Discovery Category Highlights

Fibromyalgia, Autism, and Opioid Addiction as Natural and Induced Disorders of the Endogenous Opioid Hormonal System

Abstract: Introduction: Because of their circulation through the blood, the multiplicity of receptor sites, and the diversity of functions, opioids may most accurately be designated as a hormone. Opioids modulate the intensity of pain. In mammals, the opioid system has been modified to modulate social interactions as well (Panksepp and Watt, 2011). Methods: Over 10,000 patient encounters were observed on a neuropsychoanalytic addiction medicine service. Cold pressor times (CPT) were recorded before and after stimulation of the opioid system with low-dose naltrexone (LDN) for patients after opioid detoxification and for fibromyalgia patients. Results: Patients maintained on opioids relate autistically. The cold, unrelated nature of their human interactions was reversed by detoxification from opioids. Fibromyalgia patients have difficulty participating in human relationships, as if they lack an ability to respond interpersonally, as do post-detoxification patients. LDN improved pain tolerance as shown by a significant increase on CPT for post detoxification patients from 16 seconds to 55 seconds and in fibromyalgia patients from 21 seconds to 42 seconds, and improved relatedness. The correlation of opioid prescribing increasing over time and autism prevalence increasing over time is highly significant. Conclusions: 1. Opioid-maintained patients relate autistically. 2. Autism is a hyperopioidergic disorder. 3. Fibromylagia is a hypoopioidergic disorder. 4. Low opioid tone caused by opioid maintenance or fibromyalgia can usually be reversed with low-dose naltrexone. 5. The increase in the incidence of autism may have been caused by the increase in use of opioids for analgesia during childbirth. ... Read more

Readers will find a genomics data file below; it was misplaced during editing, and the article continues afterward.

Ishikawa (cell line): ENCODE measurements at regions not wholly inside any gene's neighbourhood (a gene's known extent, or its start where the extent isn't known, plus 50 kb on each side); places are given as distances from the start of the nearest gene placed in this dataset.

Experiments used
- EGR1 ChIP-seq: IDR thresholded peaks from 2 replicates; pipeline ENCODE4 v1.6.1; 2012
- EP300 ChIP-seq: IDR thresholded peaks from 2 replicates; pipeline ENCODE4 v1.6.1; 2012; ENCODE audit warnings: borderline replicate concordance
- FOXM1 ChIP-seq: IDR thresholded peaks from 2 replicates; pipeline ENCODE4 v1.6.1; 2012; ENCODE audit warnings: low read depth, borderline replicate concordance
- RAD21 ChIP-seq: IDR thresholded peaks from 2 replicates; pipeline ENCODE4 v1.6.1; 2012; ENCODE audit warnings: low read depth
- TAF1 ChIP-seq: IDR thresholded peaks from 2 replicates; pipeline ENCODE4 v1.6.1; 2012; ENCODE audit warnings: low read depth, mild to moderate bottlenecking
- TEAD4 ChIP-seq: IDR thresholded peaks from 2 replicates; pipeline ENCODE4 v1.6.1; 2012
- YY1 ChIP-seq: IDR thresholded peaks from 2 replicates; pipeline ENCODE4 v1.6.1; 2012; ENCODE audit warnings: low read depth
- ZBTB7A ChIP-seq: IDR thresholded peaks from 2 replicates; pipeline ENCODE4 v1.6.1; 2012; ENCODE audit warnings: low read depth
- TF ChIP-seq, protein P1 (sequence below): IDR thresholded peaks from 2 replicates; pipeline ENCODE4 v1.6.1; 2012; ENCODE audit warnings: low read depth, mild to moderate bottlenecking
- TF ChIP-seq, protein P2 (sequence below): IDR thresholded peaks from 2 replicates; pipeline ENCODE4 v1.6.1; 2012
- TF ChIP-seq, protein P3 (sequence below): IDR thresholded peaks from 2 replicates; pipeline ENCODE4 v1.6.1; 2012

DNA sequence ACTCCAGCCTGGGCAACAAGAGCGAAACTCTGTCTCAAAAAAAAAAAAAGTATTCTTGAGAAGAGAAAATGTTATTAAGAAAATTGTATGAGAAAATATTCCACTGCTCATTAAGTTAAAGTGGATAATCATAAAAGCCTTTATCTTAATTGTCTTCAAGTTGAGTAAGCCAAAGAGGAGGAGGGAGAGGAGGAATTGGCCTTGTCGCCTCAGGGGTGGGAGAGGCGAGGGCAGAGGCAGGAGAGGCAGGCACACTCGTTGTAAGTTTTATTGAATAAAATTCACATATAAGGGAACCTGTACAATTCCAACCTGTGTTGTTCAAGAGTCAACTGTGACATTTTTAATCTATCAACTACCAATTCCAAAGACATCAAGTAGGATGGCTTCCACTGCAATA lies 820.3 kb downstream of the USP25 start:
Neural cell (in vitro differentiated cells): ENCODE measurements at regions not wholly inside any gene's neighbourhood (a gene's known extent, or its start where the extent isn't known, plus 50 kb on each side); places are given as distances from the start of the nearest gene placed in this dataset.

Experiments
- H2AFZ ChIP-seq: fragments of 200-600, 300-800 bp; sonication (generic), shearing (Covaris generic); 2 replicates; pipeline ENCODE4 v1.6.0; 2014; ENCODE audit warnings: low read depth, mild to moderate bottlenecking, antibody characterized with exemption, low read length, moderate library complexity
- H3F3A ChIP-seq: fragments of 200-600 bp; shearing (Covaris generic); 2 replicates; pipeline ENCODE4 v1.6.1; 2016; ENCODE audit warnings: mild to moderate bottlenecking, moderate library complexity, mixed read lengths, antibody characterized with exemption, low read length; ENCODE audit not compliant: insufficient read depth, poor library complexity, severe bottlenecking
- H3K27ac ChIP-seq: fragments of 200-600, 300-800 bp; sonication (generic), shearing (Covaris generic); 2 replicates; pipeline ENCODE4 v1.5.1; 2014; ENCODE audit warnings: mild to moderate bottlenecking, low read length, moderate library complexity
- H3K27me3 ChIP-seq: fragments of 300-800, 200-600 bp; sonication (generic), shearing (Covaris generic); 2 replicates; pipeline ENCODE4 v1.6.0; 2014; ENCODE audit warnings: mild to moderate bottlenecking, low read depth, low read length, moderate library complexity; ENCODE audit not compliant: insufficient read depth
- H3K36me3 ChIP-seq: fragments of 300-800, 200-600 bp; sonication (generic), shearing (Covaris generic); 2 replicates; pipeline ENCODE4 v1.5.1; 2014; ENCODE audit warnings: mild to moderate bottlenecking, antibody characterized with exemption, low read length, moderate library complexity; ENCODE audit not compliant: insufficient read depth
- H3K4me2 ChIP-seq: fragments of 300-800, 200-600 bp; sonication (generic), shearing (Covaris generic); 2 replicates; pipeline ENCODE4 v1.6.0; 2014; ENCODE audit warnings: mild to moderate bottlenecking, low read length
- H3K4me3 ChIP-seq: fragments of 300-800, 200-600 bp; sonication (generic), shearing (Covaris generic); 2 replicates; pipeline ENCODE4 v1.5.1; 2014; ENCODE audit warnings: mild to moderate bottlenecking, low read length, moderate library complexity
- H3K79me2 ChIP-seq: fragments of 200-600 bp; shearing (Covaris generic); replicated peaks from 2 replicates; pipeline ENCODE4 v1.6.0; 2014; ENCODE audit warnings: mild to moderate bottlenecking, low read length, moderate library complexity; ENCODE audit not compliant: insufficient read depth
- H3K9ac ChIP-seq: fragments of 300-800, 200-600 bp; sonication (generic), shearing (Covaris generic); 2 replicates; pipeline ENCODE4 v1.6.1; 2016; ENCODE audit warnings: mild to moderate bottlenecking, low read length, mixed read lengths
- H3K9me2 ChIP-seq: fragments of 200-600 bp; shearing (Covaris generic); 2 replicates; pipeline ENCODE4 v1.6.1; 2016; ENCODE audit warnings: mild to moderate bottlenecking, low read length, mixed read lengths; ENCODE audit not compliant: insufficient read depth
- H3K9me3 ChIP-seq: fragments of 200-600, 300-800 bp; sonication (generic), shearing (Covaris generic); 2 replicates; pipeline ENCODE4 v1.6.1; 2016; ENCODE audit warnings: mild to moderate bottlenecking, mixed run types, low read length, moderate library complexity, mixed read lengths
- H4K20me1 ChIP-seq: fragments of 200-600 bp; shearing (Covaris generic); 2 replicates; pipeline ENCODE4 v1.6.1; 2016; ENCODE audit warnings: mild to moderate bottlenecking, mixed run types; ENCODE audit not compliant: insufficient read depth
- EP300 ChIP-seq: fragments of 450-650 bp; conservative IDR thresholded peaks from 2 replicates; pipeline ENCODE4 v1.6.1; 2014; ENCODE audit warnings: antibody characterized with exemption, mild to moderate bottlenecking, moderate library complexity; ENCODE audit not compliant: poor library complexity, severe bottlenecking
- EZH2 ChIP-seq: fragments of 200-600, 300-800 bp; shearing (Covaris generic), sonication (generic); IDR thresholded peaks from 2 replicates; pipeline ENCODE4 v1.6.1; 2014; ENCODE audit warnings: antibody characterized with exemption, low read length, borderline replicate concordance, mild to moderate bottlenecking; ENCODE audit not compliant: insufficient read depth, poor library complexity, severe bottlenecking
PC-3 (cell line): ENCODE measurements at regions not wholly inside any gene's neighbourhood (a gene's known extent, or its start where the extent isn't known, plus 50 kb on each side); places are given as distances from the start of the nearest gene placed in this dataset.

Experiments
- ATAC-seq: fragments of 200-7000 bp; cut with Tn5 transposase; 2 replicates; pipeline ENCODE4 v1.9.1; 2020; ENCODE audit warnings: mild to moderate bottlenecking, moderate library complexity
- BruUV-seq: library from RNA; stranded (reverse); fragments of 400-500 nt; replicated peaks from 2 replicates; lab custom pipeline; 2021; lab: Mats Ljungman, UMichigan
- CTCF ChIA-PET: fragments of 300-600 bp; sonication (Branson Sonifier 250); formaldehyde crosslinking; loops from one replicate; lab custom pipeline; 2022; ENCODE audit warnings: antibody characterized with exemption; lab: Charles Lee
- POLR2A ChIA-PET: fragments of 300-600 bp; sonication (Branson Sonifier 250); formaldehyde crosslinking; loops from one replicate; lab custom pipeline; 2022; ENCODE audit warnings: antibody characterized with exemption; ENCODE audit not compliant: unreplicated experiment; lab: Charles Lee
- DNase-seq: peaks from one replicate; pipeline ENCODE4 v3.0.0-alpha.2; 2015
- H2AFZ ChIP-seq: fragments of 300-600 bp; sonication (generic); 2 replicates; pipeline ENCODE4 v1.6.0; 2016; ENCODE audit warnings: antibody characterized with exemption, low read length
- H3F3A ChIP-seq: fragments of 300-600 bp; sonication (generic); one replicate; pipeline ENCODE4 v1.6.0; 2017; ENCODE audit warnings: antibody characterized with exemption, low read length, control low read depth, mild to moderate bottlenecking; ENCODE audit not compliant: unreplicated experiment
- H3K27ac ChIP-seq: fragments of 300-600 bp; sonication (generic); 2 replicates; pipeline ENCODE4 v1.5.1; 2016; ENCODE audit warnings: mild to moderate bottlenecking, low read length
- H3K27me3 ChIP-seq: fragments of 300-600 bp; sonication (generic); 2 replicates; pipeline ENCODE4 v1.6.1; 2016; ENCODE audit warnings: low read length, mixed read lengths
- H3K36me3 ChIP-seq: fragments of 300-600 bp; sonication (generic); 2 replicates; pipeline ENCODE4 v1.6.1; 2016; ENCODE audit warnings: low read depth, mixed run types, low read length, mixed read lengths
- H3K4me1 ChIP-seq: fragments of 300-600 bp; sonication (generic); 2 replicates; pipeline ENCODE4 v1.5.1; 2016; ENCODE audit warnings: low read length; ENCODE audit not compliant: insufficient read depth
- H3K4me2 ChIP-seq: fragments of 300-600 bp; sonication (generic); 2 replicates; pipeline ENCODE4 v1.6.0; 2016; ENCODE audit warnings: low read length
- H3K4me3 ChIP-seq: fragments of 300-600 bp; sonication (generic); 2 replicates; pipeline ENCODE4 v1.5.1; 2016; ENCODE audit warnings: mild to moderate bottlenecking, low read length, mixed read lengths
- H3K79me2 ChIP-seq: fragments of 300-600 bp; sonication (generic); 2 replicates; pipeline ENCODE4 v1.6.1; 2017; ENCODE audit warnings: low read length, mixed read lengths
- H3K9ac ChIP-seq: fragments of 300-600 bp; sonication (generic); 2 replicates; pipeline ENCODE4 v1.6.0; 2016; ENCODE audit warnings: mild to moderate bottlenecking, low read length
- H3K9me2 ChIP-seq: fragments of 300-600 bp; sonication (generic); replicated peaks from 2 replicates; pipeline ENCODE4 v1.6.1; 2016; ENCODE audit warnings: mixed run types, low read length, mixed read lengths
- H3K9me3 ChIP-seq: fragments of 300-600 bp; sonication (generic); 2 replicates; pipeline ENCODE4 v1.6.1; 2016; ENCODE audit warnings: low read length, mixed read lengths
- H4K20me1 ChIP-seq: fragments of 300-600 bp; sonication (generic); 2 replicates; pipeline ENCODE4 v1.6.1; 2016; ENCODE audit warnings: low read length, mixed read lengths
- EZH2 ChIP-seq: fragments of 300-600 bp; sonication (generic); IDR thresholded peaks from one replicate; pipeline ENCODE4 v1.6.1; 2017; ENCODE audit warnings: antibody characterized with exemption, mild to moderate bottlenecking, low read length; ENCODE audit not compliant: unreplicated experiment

Recent Advances in the Treatment of Hepatitis C

Abstract: Hepatitis C virus (HCV) therapeutics is amidst a revolution. With the recent approval of sofosbuvir (Sovaldi) and simeprevir (Olysio), clinicians and patients started to recognize that for the first time in the history, hepatitis C can be cured in a majority of patients without interferon. These new regimens are safe, and have excellent efficacy and minimal adverse events. Sofosbuvir, a nucleotide analogue (NS5B polymerase inhibitor), is a potent drug with excellent tolerability and pan-genotypic activity with a high barrier to resistance. Simeprevir, a second-generation protease inhibitor which inhibits the initial cleavage of the HCV poly-protein by the NS3/4A protease. Simeprevir has been evaluated in clinical trials in combination with interferon and ribavirin based therapy and also in the COSMO trial in combination with sofosbuvir. More directly acting antiviral therapy drugs are in the pipeline with several drugs being expected to be approved by the FDA in late 2014. Although these drugs have excellent efficacy, they are more costly. The price of these drugs limits treatments of many patients in the world especially in countries with limited economic resources. However, with the availability of a variety of excellent directly acting antivirals (DAAs) in the near future, hopefully many patients would be able to afford the treatment. The future in HCV therapy will focus on special groups of patients who were excluded from initial HCV clinical trials such as post-liver transplant HCV recurrence, patients with HCV/HIV co-infection, and patients with advanced cirrhosis. ... Read more